And Milton said: “Please pass the butter”

It’s been a while. I have since read Paradise Lost in its entirety, fulfilling my quest of completing it once through before the end of the Pesach break.

I have to admit that Milton’s efforts are much appreciated. His epic is full of picturesque description just aching (in my opinion) to be translated into a graphic novel (i.e. comic book). William Blake, I’m sorry to say, doesn’t do it justice.

Note: Evoking my artistic side, I’ve scribbled a number of vignettes on the self-made cover  of my book. (For the record, I ripped up my huge volume of “Milton’s Works” into a number of smaller, easily transported portions; to keep the pages from scattering, I bound it with bristol and white glue.) If I ever finish it, I will post photos.

Of course, Milton being Milton, he has succeeded in stretching out the story of the Original Sin — about 23 lines in Genesis — into 10, 557 lines. He has added in lots of good stuff and  I quite love his descriptions of  Paradise, which, as I said cry out for illustration.

However, I have some profound thoughts about the religious aspect of all this, but can’t seem to get them organized enough in my brain to put them into English. It involves the idea that the story of the original sin is MAN’S attempt to explain man’s inherent quest to know (I don’t believe that the Bible is a “true” story dictated by an All-Being God), and thus Man’s inherent evil and despicable nature (which it is, despite many ‘good’ people, Human’s overall tendency is to be vile, ambitious and greedy). The story of the “Original sin” is just that, a STORY. That is, it is an allegory to describe Man’s inherent nature. This nature came FIRST, before the  idea of an “original sin.”

Somehow, in discussing Paradise Lost, the whole idea that Milton is simply a flesh-and-blood person aiming to retell a cool story gets lost and we seems to discuss him as if he is relating, with some God-given spirit, an event that really happened.

I know, I am not at all being clear. No matter. Maybe one day I will be able to sort out my thoughts more coherently.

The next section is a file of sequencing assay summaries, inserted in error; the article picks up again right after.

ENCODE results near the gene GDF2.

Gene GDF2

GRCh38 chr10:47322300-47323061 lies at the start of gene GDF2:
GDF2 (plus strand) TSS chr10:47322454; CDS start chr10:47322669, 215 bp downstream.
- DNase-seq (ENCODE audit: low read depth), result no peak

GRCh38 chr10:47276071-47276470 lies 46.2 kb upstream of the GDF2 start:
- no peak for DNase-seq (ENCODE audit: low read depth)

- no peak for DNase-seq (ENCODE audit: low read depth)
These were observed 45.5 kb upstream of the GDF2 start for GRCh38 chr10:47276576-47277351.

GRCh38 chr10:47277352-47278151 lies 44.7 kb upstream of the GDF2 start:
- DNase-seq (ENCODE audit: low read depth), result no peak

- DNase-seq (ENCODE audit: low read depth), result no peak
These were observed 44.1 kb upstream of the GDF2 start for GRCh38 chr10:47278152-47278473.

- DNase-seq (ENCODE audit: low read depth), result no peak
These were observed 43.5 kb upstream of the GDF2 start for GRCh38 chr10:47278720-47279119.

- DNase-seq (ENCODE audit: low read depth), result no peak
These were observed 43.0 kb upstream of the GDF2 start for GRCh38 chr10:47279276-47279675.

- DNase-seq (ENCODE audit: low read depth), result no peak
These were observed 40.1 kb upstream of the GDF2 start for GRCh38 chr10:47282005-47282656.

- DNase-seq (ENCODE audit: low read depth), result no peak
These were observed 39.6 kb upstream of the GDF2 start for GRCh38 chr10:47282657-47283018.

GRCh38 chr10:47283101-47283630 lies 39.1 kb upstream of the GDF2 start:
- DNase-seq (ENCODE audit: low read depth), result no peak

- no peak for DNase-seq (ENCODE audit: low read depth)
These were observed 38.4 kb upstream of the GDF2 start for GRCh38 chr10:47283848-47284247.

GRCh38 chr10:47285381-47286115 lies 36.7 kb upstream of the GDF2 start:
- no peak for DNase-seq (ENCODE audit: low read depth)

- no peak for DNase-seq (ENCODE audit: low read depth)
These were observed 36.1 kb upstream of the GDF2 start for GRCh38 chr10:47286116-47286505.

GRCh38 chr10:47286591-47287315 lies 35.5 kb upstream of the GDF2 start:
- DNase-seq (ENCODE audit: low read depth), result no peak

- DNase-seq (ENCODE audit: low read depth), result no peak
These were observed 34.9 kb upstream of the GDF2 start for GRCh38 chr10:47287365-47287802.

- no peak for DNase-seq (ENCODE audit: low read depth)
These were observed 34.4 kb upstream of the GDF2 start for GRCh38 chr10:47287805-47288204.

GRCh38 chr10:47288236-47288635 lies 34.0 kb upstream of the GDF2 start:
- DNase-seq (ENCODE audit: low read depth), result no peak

In the meantime, because I “complained” elsewhere that Milton, being Milton, would probably say “please pass the butter” in 100 words or more, and since it’s time for more “Linda a la Milton” (or is this “Milton a la Linda”? I am confused), behold the following.

And in pentameter no less (pretty close to iambic, I think)… and free verse (i.e. no rhyme).


Please pass the butter a la Milton (i.e. in 100 words or more)

Now as I sit here and of pleasant bread
Do eat, but wish that lovely slice be now
slathered by some del’cate,  tasty spread,
do thus entreat my lady fair at right,
to reach her lithesome arm to yonder place,
and pass that bowl. What talent,  farmers bold,
to make so flavorsome this bovine stuff,
from udders full. From highland Ayrshires  red,
or auburn Guernseys mottled bright, pi-ed 
Holstein, or buff colored Jersey, that chews
her cud in placid stance in pasture yon.
Praise the dairyman: who take’th liquid white
and bland and churn’th well, and maketh thus
this creamy joy my naked bread adorn.




Moving from the 17th century to the 21st.

Last semester there were two courses where the instructors, on the very first day of class, told us in no uncertain terms, “NO COMPUTER/TELEPHONE USE IN CLASS.”

We were NOT supposed to hide behind our laptop, not even to look up a word (you were supposed to ask the professor if you didn’t understand something on the grounds that if you didn’t know, there was probably someone else that didn’t either). One even said that if caught, the student would be excused from the class for the day.